With everything that’s been going on in the tech world over the past few months, we think most people can be forgiven for forgetting about bada, Samsung’s new mobile platform. But excuses won’t cut it much for much longer, because it appears Samsung is on the cusp of assaulting the market with bada-toting handsets. During a developers conference in Russia, Samsung put up a slide which showed off four previously unknown bada-based handsets alongside the previously announced Wave 8500. While the company didn’t mention what the handsets will offer in terms of specs and features, it’s pretty clear from the $350 USD to $700 USD price points that the platform will offer smartphones that cover more price points that many other popular platforms simply can’t touch. That and the fact Samsung is one of the few remaining companies that think slapping on a horizontal QWERTY keypad on a touchscreen device is something people actually want. More →
Not exactly like this came out of nowhere, but just recently in Barcelona at Mobile World Congress, Samsung announced the Wave S8500. It runs Samsung’s new OS, Bada, and is packed to the brim with features. We’re looking at a 3.3 inch “Super AMOLED” display, a 5 megapixel camera, 802.11n Wi-Fi, Bluetooth 3.0, a 1 GHz CPU and loads of multimedia support. If you’re a multimedia junkie, you’ll be pleased as punch to find out that the Wave will have multi codec support for DivX and XviD formats as well as 720p video recording and decoding along with “virtual” 5.1 surround sound. Pricing hasn’t been announced but look for it to start shipping in April.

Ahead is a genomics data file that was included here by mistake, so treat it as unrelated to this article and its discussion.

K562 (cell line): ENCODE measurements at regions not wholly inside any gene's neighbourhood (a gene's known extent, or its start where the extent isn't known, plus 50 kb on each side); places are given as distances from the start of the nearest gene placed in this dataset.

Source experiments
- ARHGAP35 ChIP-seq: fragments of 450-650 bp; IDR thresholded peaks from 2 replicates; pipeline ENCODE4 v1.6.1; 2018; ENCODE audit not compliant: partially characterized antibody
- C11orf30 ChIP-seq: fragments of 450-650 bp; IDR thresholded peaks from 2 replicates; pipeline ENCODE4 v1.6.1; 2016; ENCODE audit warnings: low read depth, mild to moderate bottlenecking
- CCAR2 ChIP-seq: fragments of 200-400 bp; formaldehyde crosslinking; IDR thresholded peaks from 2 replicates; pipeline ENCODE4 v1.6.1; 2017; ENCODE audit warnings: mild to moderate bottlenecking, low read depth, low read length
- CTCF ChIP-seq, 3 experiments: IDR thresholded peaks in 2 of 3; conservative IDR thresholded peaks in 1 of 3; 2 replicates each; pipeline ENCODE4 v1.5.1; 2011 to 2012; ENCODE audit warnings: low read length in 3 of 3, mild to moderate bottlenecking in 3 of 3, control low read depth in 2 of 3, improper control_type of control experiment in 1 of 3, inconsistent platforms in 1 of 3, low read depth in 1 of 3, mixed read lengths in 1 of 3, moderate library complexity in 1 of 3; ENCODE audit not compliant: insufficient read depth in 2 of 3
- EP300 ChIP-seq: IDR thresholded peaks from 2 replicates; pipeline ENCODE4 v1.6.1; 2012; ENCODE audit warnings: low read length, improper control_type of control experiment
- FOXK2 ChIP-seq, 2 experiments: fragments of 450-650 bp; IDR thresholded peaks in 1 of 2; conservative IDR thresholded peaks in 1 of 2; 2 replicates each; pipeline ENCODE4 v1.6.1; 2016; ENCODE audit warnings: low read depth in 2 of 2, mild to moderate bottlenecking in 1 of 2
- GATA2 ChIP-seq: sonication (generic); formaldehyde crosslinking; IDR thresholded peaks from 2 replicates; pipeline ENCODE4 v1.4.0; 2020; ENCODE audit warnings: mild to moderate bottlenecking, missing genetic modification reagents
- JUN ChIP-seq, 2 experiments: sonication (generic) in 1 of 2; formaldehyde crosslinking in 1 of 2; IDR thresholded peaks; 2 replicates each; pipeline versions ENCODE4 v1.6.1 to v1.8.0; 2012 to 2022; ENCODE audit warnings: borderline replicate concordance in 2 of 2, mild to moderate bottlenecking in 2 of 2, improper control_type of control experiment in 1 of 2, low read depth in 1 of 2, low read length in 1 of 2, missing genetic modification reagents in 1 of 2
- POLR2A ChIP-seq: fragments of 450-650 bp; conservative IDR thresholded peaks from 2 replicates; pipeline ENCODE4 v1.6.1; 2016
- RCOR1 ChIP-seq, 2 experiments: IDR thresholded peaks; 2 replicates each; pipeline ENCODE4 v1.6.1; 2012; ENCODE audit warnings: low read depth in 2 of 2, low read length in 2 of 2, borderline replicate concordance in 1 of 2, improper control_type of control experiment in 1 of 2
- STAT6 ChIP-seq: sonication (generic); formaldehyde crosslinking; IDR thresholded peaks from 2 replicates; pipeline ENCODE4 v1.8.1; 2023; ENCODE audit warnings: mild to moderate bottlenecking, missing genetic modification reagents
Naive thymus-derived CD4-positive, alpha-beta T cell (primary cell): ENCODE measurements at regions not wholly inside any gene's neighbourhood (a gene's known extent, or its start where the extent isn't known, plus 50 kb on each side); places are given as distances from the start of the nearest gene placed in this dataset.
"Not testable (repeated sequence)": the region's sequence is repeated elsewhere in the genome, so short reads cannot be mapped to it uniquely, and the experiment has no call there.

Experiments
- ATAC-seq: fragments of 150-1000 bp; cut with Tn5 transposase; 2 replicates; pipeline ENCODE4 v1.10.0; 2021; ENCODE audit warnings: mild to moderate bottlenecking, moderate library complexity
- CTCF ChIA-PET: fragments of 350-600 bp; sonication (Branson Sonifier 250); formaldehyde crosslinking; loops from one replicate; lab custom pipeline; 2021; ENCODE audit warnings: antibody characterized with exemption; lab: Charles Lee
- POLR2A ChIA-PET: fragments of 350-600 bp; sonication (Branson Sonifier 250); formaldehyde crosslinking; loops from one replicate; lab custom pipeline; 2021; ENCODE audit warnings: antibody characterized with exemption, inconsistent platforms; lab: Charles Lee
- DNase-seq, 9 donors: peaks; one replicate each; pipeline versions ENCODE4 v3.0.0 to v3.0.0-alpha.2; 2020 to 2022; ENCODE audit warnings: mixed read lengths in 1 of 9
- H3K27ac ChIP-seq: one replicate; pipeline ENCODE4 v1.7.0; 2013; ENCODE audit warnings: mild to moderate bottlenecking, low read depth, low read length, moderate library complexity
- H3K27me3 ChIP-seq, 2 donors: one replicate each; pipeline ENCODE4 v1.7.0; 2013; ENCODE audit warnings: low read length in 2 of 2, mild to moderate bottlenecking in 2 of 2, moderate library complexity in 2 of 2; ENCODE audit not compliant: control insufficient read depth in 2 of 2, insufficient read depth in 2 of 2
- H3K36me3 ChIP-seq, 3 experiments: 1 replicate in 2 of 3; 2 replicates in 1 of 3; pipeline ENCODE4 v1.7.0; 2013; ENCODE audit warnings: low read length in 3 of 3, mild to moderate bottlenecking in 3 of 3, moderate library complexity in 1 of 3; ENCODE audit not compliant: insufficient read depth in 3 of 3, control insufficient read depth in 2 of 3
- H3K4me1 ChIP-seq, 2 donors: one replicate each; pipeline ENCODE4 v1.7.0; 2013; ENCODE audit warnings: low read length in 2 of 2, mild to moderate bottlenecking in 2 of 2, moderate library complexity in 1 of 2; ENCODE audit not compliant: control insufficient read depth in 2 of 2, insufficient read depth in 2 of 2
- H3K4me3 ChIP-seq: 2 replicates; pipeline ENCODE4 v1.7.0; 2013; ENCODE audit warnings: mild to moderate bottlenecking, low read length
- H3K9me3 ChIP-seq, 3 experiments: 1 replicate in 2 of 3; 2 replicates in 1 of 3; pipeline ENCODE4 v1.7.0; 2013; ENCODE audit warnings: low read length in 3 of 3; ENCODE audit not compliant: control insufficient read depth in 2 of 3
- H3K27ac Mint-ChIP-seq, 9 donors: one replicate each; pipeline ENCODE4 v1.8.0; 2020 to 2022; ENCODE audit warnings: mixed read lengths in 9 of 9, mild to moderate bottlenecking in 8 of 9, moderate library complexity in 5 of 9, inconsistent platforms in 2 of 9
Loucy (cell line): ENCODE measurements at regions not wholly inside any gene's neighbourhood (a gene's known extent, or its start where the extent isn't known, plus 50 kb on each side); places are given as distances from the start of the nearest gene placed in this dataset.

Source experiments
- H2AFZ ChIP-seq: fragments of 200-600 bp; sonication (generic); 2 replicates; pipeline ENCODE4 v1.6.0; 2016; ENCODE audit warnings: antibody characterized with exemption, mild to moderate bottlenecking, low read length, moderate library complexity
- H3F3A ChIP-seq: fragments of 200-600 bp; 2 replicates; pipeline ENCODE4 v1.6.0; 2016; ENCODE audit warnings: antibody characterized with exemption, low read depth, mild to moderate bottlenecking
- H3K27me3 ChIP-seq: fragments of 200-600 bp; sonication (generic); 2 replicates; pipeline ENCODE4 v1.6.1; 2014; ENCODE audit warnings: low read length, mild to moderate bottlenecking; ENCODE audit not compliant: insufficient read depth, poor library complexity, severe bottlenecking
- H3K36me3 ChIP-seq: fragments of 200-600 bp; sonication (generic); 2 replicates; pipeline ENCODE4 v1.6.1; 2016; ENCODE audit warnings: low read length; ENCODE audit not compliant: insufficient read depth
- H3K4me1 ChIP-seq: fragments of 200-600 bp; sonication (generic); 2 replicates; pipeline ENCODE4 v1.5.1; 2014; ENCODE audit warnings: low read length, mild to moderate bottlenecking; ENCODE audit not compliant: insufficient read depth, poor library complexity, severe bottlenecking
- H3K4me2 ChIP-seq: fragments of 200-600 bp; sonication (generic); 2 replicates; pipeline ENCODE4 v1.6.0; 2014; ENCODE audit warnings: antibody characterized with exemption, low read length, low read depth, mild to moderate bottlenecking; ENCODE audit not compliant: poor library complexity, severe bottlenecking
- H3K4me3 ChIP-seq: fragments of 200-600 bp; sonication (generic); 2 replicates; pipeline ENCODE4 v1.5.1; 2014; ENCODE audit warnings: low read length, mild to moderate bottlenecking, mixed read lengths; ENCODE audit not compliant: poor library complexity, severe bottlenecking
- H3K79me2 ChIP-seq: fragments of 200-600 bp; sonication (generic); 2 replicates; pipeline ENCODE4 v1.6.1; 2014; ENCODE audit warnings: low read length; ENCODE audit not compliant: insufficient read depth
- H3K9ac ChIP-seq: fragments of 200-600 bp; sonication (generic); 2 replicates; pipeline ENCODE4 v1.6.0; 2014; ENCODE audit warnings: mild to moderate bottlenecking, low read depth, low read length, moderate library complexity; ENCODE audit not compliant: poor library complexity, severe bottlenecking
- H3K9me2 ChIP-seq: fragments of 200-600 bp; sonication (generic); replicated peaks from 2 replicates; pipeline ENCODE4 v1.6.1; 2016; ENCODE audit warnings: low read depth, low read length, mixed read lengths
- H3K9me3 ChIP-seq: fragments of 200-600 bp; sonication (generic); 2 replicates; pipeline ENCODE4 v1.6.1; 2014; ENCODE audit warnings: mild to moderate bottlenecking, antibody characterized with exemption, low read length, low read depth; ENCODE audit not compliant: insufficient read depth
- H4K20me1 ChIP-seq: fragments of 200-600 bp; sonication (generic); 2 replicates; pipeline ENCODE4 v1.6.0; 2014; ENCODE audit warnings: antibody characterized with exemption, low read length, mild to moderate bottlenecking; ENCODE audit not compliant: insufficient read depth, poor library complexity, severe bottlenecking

Yesterday we saw the Samsung Wave from afar, today we get our first up close look at Samsung’s first Bada-powered handset. The Wave is indeed the S8500, the first handset to receive Bluetooth SIG certification for the new Bluetooth 3.0 standard. Ironically, Bluetooth was left out of the list of leaked specs but we will presume that Bluetooth 2.0 and possibly 3.0 is on board. Besides Bluetooth, the Wave will offer a 3.3 inch AMOLED capacitive touchscreen display, five megapixel camera with autofocus and flash, 720p video, DivX support, 2GB internal memory with microSD expansion, HSDPA connectivity, Wi-Fi, 1 GHz processor, 3.5mm headphone jack, aluminum body, 1500 mAh battery, and the Bada OS with Touchwiz 3.0. The Wave has the typical appearance of a Samsung phone with two flush front buttons, a triangular four way navigational button, triangular camera and flash, and brushed metal accents. Other than the performance of the Bada OS, which will have to wait until the first hands-on video is released, all that is left to find out about this handset is its launch date and geographic availability, a not so trivial fact we hope is announced when Samsung officially unveils this handset next week at MWC. More →
Ahead of its expected unveiling at MWC 2010, Samsung’s first Bada phone may have been spotted on a billboard outside the MWC venue in Barcelona. According to the promotional display, Samsung’s first Bada offering will called the Wave and, as expected, will be a full touchscreen device. Whether this handset is the rumored S8200, a Bada-powered Nexus One type, or the S8500, the first Bluetooth 3.0 phone, remains to be seen. Though with MWC 2010 beginning next week, we won’t be making wild guesses about this or other Bada handsets much longer.